Marsh, Osborn and Stith Stand Atop Women’s Air Rifle Podium at National Junior Olympics

COLORADO SPRINGS, Colorado (April 18, 2018)

Don’t be surprised if you see the medalists from the Women’s Air Rifle competition at the National Junior Olympic Shooting Championships (NJOSC) on top of another podium soon as the trio posted world-class scores en route to their wins today at the Olympic Shooting Center.

They’ll have a chance to test this theory as the overall medalists not only won NJOSC medals and National Junior Team slots, but also the chance to represent the United States in the International Shooting Sport Federation (ISSF) World Championship August 31 – September 14 in Changwon, South Korea.

Everyone competing at the NJOSC had to earn the right to compete at this event - only 32 percent of Women’s Air Rifle athletes nationally earned invitations to this prestigious match. All competitors at this match either won their state championship or were selected based on a score they attained.   

Picking up her second medal of the match and the only Junior Women’s Rifle athlete to qualify for the World Championship Team in two events was TCU freshman Elizabeth Marsh (Searcy, Arkansas, pictured top), who won gold in Women’s Air Rifle. She also won silver earlier this week in Three-Position Rifle.

On the first day of Qualification, Marsh posted a score of 624.7 – a world-class score at the Open level that would put her in virtually any international Final. Though she faltered slightly on the second day (619.7), the additional points she earned with her third-place finish in the Final were enough to secure her the gold. (Additional points were added to the two Qualification scores for placement in the Final: 4 for first, 3.5 for second, 3 for third and so on in .5-point increments.)

Taking the overall silver was West Virginia freshman and Marsh’s 2015 Pan American Games teammate Sarah Osborn (Hampton Virginia). Osborn posted two, world-class, Junior-level scores (622.2 and 622.3). Today’s silver-medal win marks Osborn’s first overall NJOSC medal.

“It was a great match, considering what I’ve done at past Junior Olympics,” Osborn said. “I’ve changed a lot as a shooter as compared to past JOs. Joining WVU Rifle has helped me a lot, having the right mindset and having a coach like we do is fantastic.”

Rounding out the top three and claiming the bronze by .1 point was last year’s NJOSC champion, Emily Stith (U.S. Army Marksmanship Unit/Jacksonville, Florida).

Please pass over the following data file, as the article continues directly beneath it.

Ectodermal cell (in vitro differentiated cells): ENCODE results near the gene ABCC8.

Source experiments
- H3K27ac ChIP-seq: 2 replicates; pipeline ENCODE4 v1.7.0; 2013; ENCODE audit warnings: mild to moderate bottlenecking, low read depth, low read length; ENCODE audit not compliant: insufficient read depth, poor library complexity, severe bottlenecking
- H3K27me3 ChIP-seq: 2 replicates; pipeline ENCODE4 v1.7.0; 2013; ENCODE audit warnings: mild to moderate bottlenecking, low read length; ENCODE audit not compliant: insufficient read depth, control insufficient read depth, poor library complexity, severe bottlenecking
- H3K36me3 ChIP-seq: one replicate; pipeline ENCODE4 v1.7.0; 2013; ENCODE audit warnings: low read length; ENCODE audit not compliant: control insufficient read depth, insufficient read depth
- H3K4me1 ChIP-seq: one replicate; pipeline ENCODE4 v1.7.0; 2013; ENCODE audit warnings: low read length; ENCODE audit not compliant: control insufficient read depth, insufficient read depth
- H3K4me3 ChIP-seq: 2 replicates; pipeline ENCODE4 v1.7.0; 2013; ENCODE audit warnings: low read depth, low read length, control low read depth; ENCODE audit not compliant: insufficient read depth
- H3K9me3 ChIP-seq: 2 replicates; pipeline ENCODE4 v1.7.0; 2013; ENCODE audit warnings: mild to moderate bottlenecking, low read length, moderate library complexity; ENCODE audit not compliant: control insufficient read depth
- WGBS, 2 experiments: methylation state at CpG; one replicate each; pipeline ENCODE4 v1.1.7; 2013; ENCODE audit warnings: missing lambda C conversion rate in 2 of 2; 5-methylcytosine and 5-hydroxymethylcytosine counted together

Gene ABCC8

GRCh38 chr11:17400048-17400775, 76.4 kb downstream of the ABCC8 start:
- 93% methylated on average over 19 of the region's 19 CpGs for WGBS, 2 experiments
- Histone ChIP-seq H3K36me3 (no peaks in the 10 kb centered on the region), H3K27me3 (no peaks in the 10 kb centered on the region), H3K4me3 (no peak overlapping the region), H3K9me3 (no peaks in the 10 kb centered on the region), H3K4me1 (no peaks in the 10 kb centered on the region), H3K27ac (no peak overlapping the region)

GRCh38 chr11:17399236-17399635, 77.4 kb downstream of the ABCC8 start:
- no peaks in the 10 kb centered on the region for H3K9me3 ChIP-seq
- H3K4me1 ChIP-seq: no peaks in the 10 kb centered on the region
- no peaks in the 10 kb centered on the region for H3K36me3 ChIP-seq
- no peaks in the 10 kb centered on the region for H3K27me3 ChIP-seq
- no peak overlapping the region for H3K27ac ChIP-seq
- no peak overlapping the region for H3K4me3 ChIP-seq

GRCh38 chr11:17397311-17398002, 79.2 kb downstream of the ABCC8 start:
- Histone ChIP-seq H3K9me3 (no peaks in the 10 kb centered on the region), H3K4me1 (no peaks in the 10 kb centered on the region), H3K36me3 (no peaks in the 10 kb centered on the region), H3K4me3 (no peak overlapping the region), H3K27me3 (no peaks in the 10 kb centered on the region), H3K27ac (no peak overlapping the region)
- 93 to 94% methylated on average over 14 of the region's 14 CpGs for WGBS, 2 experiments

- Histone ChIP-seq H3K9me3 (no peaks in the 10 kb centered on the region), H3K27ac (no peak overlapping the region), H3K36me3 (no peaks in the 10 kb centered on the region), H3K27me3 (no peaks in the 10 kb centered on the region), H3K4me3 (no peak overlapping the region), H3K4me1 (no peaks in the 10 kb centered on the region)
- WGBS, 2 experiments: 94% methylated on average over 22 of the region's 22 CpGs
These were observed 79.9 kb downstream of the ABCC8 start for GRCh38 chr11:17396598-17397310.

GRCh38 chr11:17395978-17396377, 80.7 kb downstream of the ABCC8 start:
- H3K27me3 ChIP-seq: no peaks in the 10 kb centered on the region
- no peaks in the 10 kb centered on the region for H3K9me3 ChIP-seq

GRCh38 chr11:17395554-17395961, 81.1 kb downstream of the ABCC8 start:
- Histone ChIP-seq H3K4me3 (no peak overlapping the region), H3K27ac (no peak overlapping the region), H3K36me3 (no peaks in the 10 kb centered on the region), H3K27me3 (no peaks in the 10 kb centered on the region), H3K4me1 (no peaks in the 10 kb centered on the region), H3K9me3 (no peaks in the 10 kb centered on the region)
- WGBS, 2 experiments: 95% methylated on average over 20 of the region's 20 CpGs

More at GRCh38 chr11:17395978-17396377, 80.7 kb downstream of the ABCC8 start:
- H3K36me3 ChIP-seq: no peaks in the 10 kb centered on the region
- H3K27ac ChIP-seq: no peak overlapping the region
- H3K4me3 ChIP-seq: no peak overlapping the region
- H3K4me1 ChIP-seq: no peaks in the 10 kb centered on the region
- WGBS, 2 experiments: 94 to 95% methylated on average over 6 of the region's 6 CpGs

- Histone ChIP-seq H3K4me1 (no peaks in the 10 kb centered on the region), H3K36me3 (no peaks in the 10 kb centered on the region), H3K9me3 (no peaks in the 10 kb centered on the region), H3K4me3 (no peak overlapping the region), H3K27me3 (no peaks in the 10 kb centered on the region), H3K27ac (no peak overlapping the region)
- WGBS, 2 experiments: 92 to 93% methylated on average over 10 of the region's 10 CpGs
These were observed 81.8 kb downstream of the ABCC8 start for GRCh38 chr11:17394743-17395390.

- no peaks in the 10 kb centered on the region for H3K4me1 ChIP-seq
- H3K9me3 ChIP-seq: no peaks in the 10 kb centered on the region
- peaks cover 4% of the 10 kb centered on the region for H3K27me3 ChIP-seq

“Being eight months off the rifle is definitely difficult for training, but I tried to bring it all back in,” said Stith, who has just recently joined the Army. “I was a little bit shaky on the Final, but it was a fun competition. Luckily, I can shoot all day at the Unit and I have a great team, they were jumping right in and helping me figure stuff out.”

This year’s women’s competition featured the new ISSF shooting format which means the Women’s Rifle and Air Pistol events featured the same number of shots (60) as the men. For many, this match was the first time they had shot 60 shots in the match, but it was nothing new to the overall medalists. NCAA Air Rifle competitions are also 60 shots and men and women compete together.

“My first three years in Washington was three years of a full course of 60 shots,” said Stith, shrugging at the additional shots in the women’s competition. “I haven’t shot a 60-shot match in a long time, but I’ve done it before. It’s more fun than shooting a 40-shot. In a 40-shot match – I think all the Junior women can attest to it – it’s harder to make up low shots in a 40 than it is in a 60. If you have a good lead and you’re supposed to have an intense start for 40 shots - it’s a crazy high score you can shoot if you just keep it up!”

Invitations to the three-week-long National Junior Olympics were only sent to 763 athletes Rifle and Pistol athletes representing 49 states. These athletes were selected based on their finishes at the state-level Junior Olympic matches which totaled 2,408 competitors. The competitors range in age from 10 to 20 years old, and are classified according to age as J1 (ages 18-20), J2 (ages 15-17) or J3 (ages 14 and younger).

Awards were also given for the top finishers in each of the age categories. The J2 gold medal went to Claire O’Neel (Frederick, Maryland), the silver medal went to Kaylene Castillo (Albuquerque, New Mexico) and the bronze went to Katie Zaun (Buffalo, North Dakota).

In the J3 category, Katrina Demerle (Cincinnati, Ohio) won the gold, Lauren O’Brien (Somerset, Massachusetts) won the silver and Riley O’Connell (Taunton, Massachusetts) won the bronze.

Complete Women’s Rifle results from NJOSC:

Competition at NJOSC continues Friday with the start of the Pistol competition. Look for that preview coming out tomorrow.

View results from the competition, start lists and learn more about NJOSC:


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